Debugging applications on PIC® MCU requires the use of several dedicated MCU resources. Among the resource required for debugging are:
- Two dedicated I/O pins to connect to the debugger.
- Dedicated On-board debug circuitry built into the MCU.
On small pin-count MCUs all I/O pins may be needed for the application leaving no pins available for debugging. In addition, since debugging is only done in the development phase and not in production it may be economically unfeasible for smaller MCUs to have comprehensive dedicated debug circuitry on devices used in mass production.
Debug Headers enable debugging on MCU which do not have on-board debug circuitry. Many of these debug-limited MCUs come in low pin count packages. Debug headers contain a special version of the target chip which includes both the debug circuitry and dedicated debugging pins. By placing the Debug Header on the Target hardware an engineer will be able to use a standard Microchip programmer/debugger to debug the application code.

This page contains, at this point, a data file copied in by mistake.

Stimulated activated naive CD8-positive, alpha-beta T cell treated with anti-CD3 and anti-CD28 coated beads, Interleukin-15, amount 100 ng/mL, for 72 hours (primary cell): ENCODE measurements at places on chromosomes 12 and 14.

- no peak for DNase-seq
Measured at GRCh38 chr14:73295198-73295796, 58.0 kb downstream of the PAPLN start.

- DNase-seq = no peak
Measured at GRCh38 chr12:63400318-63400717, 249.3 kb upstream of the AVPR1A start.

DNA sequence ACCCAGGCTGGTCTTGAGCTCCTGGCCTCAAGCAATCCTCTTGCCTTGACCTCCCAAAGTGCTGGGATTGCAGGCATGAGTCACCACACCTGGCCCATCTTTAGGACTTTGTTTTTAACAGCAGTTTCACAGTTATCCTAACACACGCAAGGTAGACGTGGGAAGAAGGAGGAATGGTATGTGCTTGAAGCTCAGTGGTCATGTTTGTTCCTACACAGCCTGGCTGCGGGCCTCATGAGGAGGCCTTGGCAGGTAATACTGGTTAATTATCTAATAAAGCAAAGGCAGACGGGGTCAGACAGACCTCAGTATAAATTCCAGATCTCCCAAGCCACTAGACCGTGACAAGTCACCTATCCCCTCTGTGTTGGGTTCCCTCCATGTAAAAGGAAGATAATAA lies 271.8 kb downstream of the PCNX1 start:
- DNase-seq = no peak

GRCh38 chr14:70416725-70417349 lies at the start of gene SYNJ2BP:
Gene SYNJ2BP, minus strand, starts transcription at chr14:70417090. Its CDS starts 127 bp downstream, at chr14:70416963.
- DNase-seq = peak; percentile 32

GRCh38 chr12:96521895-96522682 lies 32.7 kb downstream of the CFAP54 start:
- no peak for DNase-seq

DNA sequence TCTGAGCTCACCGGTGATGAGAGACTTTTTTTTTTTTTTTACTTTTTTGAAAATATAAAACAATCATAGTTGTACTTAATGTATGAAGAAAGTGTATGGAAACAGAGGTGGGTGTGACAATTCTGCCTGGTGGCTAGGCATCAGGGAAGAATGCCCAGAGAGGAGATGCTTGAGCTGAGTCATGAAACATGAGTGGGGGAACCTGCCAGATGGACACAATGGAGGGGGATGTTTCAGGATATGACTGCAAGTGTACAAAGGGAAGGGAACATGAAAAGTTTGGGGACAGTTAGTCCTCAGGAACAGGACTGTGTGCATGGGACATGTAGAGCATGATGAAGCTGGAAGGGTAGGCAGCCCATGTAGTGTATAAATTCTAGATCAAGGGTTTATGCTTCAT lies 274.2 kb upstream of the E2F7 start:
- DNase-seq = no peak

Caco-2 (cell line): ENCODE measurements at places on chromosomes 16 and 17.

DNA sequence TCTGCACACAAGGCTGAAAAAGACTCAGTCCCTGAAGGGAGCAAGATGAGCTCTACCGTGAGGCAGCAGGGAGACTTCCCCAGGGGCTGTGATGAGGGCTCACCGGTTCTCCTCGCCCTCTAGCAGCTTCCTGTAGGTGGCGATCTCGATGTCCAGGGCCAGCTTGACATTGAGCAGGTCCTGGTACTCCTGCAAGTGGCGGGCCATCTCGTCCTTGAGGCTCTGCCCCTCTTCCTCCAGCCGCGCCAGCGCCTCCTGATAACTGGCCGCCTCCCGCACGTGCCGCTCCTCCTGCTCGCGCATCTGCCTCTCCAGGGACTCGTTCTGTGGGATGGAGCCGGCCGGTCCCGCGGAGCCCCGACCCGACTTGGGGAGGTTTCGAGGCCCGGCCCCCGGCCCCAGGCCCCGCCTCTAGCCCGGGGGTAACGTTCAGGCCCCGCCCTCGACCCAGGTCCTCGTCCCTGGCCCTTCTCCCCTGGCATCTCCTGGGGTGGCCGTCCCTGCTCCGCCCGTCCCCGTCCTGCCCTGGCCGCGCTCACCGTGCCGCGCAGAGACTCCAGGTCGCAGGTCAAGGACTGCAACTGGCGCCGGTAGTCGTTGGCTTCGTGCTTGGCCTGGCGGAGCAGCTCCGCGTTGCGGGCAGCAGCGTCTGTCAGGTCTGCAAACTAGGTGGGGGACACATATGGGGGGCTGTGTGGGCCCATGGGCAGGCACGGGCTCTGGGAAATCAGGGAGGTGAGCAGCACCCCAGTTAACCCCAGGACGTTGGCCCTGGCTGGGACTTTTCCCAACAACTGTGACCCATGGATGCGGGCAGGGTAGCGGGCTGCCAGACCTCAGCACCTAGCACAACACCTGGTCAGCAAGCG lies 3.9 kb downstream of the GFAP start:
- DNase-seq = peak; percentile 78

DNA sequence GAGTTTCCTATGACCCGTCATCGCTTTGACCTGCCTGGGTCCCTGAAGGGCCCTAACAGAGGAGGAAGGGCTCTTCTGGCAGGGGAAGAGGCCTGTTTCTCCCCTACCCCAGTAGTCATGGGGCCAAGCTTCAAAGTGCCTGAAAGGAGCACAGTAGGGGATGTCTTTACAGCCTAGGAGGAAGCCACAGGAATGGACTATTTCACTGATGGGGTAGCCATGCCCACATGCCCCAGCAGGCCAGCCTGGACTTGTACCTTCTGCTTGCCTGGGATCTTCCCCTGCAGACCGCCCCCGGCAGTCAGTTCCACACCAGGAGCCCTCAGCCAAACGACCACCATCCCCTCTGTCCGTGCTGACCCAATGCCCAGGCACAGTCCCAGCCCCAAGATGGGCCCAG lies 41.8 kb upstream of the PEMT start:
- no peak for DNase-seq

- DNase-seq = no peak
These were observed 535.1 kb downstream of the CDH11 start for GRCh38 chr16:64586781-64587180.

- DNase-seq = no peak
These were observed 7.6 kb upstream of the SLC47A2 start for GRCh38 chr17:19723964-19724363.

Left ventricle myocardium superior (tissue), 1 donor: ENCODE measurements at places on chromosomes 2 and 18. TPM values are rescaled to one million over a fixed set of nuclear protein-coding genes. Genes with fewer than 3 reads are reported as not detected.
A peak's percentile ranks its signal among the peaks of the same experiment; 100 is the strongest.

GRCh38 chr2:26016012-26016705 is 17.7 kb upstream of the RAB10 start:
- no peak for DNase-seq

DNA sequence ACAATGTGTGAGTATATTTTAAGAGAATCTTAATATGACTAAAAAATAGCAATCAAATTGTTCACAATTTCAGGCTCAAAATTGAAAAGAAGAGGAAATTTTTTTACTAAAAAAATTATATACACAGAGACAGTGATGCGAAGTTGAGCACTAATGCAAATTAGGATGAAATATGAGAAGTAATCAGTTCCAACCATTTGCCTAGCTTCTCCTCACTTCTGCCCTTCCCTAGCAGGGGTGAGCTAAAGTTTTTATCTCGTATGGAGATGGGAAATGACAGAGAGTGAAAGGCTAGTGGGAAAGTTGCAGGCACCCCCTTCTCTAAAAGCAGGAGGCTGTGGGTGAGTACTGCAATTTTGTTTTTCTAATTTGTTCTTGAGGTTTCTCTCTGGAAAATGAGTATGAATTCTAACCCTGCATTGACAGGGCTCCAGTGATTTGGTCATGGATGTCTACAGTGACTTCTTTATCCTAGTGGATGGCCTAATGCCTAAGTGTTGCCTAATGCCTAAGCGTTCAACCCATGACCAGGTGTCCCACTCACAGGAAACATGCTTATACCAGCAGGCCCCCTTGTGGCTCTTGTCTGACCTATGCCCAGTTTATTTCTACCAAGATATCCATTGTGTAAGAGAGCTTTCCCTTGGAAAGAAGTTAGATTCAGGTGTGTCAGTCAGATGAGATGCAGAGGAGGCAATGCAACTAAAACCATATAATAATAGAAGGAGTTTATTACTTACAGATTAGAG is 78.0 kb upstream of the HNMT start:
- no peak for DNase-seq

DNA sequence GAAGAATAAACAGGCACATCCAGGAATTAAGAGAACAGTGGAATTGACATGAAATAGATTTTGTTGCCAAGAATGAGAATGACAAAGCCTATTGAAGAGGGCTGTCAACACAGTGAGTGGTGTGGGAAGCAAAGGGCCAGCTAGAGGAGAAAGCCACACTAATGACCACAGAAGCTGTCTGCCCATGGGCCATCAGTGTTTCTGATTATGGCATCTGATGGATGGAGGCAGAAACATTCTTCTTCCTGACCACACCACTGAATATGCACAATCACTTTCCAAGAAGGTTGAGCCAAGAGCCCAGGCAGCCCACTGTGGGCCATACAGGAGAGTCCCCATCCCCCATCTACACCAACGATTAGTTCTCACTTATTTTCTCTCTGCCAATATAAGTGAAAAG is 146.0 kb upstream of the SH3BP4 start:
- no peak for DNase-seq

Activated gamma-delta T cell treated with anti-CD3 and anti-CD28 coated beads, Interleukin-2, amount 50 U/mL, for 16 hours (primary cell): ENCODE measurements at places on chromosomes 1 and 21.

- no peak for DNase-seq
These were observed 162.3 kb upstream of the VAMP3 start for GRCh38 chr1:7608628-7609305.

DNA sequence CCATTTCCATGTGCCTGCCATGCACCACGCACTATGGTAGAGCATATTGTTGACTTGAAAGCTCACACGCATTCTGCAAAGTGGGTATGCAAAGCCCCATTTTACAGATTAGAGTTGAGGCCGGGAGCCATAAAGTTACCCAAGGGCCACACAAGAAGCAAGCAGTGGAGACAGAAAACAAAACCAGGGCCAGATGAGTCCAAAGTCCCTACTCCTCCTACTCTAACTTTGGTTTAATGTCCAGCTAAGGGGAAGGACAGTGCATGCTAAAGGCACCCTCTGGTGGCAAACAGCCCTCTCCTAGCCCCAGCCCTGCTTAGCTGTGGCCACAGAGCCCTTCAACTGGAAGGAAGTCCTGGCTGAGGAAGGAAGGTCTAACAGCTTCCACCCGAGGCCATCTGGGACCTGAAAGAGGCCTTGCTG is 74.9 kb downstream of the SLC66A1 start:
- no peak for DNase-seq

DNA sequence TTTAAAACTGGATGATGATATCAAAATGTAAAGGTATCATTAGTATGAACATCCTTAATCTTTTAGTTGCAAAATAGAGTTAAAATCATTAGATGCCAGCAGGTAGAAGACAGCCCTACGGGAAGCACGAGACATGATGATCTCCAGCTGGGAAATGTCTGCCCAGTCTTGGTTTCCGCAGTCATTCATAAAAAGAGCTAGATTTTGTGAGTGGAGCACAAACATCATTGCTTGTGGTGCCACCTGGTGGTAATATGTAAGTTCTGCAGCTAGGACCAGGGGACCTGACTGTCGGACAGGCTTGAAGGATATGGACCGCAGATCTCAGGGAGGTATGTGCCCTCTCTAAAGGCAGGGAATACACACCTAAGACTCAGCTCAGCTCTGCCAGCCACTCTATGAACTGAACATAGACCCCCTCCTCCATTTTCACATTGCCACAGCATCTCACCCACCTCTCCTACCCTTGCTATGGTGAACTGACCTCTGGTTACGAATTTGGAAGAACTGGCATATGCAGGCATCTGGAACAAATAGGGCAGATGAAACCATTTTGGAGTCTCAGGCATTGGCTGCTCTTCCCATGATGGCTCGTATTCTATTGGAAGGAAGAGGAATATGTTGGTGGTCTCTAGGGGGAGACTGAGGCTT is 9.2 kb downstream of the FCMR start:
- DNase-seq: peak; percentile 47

When debug headers are in use the target board "sees" the original target MCU will all the I/O available, the debugger "sees" a target chip with the additional dedicated I/O pins for debugging.
The Project Properties Window informs you if a Debug Header is required for running a debug session with the chosen MCU.
Emulation Extension Packs.
Extension packs provide enhanced debugging options for MCUs. Like Debug Headers, an emulation pack replaces the target MCU with a special version of the MCU. This new MCU performs as the original MCU but includes enhanced debugging features. Many of the MCUs with emulator pack options already have debug circuitry capable of basic debugging on-chip. For a full description of emulator packs please visit Emulator Extension Pack Overview Page.